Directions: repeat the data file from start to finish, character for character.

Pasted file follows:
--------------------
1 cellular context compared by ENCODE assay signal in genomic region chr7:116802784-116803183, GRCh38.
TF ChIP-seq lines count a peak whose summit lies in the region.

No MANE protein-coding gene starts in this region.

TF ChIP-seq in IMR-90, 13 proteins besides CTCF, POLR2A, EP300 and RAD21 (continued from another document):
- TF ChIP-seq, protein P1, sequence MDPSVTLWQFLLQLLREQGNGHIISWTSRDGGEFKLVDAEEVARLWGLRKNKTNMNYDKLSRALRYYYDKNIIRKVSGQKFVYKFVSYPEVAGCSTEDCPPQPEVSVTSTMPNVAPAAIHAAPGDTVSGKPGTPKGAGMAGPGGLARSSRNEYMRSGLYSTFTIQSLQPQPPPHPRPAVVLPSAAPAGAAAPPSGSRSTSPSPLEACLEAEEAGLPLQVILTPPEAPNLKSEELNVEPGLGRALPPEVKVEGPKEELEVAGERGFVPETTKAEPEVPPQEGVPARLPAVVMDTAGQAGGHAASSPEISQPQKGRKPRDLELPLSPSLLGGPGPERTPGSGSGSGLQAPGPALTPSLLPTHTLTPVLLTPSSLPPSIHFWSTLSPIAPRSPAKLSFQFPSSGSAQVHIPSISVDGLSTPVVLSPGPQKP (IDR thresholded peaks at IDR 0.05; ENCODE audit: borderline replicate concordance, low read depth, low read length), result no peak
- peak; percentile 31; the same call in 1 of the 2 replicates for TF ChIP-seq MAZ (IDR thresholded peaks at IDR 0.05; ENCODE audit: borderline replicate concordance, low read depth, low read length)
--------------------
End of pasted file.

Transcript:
1 cellular context compared by ENCODE assay signal in genomic region chr7:116802784-116803183, GRCh38.
TF ChIP-seq lines count a peak whose summit lies in the region.

No MANE protein-coding gene starts in this region.

TF ChIP-seq in IMR-90, 13 proteins besides CTCF, POLR2A, EP300 and RAD21 (continued from another document):
- TF ChIP-seq, protein P1, sequence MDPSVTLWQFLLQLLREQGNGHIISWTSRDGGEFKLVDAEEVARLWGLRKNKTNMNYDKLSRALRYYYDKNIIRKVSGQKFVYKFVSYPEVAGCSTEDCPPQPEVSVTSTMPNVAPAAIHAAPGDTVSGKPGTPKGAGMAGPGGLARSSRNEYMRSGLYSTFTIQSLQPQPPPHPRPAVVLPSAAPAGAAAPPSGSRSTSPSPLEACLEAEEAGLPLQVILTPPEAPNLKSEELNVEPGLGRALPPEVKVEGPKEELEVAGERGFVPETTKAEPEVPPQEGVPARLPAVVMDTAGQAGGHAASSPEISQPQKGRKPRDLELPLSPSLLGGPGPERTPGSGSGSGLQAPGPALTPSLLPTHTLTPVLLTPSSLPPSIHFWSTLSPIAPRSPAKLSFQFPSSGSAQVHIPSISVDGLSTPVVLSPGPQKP (IDR thresholded peaks at IDR 0.05; ENCODE audit: borderline replicate concordance, low read depth, low read length), result no peak
- peak; percentile 31; the same call in 1 of the 2 replicates for TF ChIP-seq MAZ (IDR thresholded peaks at IDR 0.05; ENCODE audit: borderline replicate concordance, low read depth, low read length)